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Reposted from McCamy Taylor by rhubarb Editor's Note: Connection with ADHD. It also examines DSM-V and the business of treating mental health disorders according to the medical model. -- rhubarb

When science intersects with money, science gets tossed out the window. We see this with global warming deniers. The same is true of medical science. There is no medical textbook as politically---and economically---controversial as the DSM---short for Diagnostic and Statistical Manual of Mental Disorders. In its earlier incarnations, the DSM labeled homosexuality a mental illness. In 1986, seventeen years after Stonewall, the “disease” of being gay was removed from the list of psychiatric disorders. In DSM IV, homophobia is now a disease.

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Reposted from KosAbility by rhubarb
KosAbility is a community diary series posted at 5 PM ET every Sunday and Wednesday by volunteer diarists. This is a gathering place for people who are living with disabilities, who love someone with a disability, or who want to know more about the issues surrounding this topic. There are two parts to each diary. First, a volunteer diarist will offer their specific knowledge and insight about a topic they know intimately. Then, readers are invited to comment on what they've read and or ask general questions about disabilities, share something they've learned, tell bad jokes, post photos, or rage about the unfairness of their situation. Our only rule is to be kind; trolls will be spayed or neutered.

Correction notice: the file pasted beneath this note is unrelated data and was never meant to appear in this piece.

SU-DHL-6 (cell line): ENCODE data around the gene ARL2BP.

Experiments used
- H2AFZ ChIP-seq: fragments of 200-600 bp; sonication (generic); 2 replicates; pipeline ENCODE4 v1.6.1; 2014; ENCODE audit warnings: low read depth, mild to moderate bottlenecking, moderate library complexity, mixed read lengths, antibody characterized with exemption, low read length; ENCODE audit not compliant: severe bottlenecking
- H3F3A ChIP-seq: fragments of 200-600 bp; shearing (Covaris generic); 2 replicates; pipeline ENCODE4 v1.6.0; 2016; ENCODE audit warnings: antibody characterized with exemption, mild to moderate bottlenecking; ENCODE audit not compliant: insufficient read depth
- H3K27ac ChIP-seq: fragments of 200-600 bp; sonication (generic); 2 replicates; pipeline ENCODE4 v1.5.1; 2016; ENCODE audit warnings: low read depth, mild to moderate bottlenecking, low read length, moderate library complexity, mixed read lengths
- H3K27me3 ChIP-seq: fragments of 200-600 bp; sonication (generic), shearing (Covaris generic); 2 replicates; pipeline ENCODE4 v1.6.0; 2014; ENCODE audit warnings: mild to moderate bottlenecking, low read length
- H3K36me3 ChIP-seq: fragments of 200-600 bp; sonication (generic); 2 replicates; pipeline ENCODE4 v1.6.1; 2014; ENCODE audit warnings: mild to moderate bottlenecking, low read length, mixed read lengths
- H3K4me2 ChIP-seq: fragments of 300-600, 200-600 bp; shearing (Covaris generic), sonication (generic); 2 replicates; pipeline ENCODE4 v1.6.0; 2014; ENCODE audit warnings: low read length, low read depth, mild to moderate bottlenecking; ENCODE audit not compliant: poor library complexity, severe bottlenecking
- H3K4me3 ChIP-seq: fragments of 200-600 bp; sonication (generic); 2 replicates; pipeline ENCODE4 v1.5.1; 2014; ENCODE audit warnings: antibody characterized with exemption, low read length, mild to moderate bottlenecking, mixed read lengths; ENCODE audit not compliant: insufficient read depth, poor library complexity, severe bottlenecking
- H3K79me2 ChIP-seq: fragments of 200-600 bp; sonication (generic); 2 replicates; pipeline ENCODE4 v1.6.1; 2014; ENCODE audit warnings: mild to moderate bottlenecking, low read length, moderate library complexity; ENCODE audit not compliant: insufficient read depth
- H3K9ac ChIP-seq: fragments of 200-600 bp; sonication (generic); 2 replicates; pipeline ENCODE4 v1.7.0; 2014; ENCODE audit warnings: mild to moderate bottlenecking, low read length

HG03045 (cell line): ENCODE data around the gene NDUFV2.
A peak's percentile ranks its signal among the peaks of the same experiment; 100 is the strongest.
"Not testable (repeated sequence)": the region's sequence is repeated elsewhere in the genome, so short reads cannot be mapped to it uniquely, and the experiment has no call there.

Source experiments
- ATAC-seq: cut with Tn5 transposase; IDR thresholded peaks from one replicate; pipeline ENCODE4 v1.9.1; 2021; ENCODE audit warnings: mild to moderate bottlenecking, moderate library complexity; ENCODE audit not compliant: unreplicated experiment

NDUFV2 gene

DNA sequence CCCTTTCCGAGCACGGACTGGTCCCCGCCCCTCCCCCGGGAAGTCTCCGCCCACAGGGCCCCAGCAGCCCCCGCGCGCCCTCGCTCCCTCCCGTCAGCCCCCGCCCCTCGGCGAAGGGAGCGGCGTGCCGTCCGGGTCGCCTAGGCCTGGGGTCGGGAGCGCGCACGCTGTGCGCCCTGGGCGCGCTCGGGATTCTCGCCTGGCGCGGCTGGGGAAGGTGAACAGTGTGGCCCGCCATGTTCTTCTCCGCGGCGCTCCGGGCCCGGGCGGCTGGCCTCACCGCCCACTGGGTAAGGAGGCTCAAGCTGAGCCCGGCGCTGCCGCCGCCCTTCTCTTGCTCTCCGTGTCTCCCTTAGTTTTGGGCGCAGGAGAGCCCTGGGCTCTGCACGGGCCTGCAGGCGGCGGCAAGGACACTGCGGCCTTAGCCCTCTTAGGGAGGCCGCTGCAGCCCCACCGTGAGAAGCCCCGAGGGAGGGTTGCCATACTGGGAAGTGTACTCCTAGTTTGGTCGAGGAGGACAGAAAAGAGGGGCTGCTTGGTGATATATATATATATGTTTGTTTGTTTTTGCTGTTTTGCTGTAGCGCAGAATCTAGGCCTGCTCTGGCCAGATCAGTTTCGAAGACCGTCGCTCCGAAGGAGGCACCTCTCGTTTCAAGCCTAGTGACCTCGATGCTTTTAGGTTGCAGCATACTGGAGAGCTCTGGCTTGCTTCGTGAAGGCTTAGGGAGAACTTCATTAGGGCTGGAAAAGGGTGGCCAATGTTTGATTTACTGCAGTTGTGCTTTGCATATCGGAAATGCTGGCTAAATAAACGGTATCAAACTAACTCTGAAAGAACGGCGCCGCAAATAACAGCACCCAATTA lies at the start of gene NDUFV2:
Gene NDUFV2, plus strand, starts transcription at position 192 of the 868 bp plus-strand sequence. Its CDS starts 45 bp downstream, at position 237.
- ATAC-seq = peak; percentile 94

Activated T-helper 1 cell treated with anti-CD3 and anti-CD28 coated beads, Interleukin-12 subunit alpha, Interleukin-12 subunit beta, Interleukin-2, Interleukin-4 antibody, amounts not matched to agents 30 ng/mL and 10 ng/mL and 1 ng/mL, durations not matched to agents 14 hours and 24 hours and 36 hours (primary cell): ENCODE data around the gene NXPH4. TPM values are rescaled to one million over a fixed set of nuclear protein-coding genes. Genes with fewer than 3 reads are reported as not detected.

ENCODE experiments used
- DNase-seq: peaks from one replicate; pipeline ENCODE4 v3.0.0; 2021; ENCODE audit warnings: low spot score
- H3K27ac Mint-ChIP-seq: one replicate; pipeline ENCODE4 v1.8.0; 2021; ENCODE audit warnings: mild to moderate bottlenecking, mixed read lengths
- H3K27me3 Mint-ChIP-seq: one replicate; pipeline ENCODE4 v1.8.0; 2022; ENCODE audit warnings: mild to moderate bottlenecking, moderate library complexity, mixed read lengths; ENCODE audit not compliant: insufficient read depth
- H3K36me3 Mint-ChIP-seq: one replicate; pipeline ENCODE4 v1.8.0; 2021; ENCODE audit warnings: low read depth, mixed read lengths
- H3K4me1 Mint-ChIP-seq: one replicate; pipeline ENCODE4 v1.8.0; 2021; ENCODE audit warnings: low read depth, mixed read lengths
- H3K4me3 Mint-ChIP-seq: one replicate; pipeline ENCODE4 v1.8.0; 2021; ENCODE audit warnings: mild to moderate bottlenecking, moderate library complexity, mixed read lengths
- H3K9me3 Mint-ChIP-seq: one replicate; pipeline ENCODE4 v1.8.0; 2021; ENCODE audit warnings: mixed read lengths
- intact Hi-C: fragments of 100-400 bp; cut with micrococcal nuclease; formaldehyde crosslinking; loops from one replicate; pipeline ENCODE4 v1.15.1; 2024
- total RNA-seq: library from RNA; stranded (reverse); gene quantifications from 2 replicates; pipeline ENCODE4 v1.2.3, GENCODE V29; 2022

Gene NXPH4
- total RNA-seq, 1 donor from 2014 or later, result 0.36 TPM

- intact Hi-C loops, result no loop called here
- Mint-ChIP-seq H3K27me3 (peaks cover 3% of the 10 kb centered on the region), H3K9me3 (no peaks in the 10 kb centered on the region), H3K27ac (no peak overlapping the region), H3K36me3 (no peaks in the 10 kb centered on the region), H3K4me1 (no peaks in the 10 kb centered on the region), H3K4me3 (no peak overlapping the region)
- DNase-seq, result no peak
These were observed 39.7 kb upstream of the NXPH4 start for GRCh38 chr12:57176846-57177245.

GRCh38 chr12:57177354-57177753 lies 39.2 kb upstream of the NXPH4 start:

I have three grown daughters & 7 grandchildren ranging in age from 12 to 5.  One of my grandsons, Dakota aka Cody who is now 12 years old, lives with my hubby & I & has for the past year & a half.  He lived with us for almost 6 months prior to this most recent stay.  

First, a little background.  My middle daughter suffers from bi-polar disorder & ADHD & has a problem with taking her medications on a regular basis.  My youngest daughter also has ADHD as do I, my eldest daughter does not have ADHD.  Vicki, my middle daughter is Cody’s mom.  Vicki has a younger son, Cody’s half brother Austin who is 6 who also has ADHD.  I have other grandchildren who have ADHD.  Cody’s pediatrician has said that many of his ADHD patients have at least one relative who have ADHD.  There have been a number of studies that say that ADHD is genetic & I definitely believe it.